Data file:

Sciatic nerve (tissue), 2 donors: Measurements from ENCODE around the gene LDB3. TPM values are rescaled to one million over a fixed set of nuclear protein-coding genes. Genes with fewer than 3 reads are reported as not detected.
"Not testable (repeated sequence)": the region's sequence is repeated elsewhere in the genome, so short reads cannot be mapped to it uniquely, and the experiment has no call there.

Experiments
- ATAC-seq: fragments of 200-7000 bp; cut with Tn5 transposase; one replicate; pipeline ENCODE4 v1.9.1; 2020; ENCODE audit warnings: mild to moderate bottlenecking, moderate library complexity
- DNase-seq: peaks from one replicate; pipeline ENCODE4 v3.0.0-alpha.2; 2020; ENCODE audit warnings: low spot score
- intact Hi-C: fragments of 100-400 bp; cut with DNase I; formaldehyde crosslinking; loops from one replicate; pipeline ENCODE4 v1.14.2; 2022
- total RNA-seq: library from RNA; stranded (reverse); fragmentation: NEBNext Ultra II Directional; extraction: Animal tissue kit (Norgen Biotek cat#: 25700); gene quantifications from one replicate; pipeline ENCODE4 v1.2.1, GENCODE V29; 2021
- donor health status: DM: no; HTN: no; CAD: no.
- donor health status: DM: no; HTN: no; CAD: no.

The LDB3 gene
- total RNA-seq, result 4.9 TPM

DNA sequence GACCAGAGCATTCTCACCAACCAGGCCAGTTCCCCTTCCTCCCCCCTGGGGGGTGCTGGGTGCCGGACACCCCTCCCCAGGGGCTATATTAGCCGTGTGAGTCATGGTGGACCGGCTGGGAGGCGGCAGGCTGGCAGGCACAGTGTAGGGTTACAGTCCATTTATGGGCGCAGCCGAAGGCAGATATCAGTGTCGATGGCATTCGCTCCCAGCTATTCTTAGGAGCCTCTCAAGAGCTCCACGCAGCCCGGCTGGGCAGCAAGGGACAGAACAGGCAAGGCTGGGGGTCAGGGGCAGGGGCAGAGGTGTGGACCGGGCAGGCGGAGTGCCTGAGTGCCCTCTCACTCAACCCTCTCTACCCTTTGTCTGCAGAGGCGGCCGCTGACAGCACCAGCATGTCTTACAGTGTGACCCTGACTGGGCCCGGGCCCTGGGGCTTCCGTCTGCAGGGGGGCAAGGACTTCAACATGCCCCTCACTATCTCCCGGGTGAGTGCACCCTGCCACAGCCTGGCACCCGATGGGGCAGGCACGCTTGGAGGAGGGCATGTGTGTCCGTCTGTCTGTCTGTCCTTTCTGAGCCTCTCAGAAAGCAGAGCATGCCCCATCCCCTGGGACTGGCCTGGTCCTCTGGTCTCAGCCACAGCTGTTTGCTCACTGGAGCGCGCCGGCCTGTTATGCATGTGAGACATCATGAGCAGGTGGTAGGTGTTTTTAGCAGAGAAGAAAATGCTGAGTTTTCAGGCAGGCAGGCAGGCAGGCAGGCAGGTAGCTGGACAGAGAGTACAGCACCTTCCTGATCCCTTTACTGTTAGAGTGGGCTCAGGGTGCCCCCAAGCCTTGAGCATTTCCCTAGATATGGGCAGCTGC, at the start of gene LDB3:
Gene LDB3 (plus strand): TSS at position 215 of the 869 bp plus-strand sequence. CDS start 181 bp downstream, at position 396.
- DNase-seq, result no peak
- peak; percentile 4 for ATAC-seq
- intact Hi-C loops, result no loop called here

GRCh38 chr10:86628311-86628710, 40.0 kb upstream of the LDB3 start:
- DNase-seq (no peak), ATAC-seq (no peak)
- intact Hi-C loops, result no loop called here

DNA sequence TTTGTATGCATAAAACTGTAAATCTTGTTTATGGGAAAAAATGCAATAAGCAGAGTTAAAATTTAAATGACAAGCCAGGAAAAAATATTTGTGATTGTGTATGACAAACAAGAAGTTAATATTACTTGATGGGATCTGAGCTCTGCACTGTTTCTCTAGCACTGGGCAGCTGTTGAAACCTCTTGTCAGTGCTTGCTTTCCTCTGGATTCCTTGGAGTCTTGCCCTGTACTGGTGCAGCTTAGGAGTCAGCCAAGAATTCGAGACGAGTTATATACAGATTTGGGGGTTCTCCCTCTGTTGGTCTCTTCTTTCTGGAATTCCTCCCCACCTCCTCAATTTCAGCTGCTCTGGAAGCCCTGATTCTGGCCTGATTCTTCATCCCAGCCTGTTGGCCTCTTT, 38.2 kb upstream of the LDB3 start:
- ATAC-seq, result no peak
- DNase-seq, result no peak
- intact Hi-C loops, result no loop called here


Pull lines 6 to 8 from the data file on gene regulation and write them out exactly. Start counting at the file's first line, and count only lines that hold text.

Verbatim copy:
- intact Hi-C: fragments of 100-400 bp; cut with DNase I; formaldehyde crosslinking; loops from one replicate; pipeline ENCODE4 v1.14.2; 2022
- total RNA-seq: library from RNA; stranded (reverse); fragmentation: NEBNext Ultra II Directional; extraction: Animal tissue kit (Norgen Biotek cat#: 25700); gene quantifications from one replicate; pipeline ENCODE4 v1.2.1, GENCODE V29; 2021
- donor health status: DM: no; HTN: no; CAD: no.